Russia has begun an effort to “resupply and reinforce” its forces in eastern Ukraine before mounting a new offensive in the Donbas region, a senior Defense Department official said on Monday.
The official, who spoke on condition of anonymity, pointed to open-source images showing a line of Russian military vehicles heading toward the Ukrainian city of Izyum — just outside the Donbas, to its northwest.
Although Russian forces still remain north of Izyum, the official said, the United States assesses that the line of vehicles includes a command and control element and a support group battalion, as well as perhaps rotary wing aviation support and other infantry support.
“We do believe that this is an early effort by the Russians to bolster their presence and their capabilities in the Donbas,” the official said, adding that the developments are “clear evidence of what we’ve been saying for a while now: that the Russians are going to want to pour more of their assets into the Donbas.”
Russia’s planned assault on the Donbas comes after its forces retreated from around the capital of Kyiv in recent days after encountering stiff Ukrainian resistance. Their hasty withdrawal exposed scenes of apparent war crimes and other atrocities in Bucha and other suburbs of Kyiv.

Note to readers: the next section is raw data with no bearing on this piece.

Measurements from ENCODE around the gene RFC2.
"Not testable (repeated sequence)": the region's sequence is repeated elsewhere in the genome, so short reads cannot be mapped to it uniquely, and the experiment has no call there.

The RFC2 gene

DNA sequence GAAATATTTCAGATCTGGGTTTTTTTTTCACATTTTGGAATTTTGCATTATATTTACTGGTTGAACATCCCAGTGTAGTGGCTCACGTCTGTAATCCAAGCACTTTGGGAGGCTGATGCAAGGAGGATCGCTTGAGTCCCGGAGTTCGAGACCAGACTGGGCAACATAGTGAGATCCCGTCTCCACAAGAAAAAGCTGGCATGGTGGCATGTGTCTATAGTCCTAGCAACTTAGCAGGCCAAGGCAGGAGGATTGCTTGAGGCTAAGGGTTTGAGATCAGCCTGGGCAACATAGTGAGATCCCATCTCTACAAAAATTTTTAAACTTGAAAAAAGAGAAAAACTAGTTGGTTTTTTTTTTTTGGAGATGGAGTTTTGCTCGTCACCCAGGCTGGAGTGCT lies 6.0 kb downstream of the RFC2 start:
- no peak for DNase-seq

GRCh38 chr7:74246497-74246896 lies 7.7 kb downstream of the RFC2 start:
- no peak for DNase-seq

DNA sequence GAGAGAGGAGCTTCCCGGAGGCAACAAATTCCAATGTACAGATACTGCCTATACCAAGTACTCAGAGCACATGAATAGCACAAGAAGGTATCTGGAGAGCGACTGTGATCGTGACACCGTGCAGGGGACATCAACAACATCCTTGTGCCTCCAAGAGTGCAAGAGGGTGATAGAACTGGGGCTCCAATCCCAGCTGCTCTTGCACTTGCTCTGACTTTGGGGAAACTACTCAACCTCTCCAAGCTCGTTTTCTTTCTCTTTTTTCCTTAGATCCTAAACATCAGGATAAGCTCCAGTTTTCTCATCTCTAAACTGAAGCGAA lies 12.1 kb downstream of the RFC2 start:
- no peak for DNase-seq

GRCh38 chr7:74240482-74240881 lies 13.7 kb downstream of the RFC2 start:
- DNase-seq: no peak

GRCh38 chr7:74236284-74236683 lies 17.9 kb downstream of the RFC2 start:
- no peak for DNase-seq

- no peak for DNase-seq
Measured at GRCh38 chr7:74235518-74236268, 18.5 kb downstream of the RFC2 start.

Now, the official said on Monday, “the locus of everything we’re seeing is on the Donbas region,” from which Russia launched its latest invasion of Ukraine in February, 47 days ago.
Before proceeding with a full-scale invasion on the country, Russia first moved troops across its western border into the Donbas, which is home to two breakaway areas largely held by Moscow-backed separatists: the so-called Donetsk People’s Republic and Luhansk People’s Republic.
The United States does not yet “assess that a new offensive has started” in the Donbas, the official said on Monday. But the official noted that a “hot war” has already been underway in the region since 2014 — when fighting began between Ukrainians and the pro-Russian separatists backed by Moscow.
The official also said the United States assessed that Russia had indeed appointed Gen. Alexander Dvornikov to lead its war effort in Ukraine, as was reported over the weekend.
Dvornikov previously oversaw Russian forces in Syria, and his brutal tactics there have prompted fears in the United States that the invasion of Ukraine could become even more violent as the fight shifts eastward.
But the official said on Monday that “it remains to be seen what sort of an effect” Dvornikov will be able to have on Russian forces, who have faced significant logistical and morale problems amid the protracted conflict.
“They have high challenges to surmount, and the choice of a general doesn’t mean that they’re poised for greater success here,” the official said. “We’ll just have to wait and see.”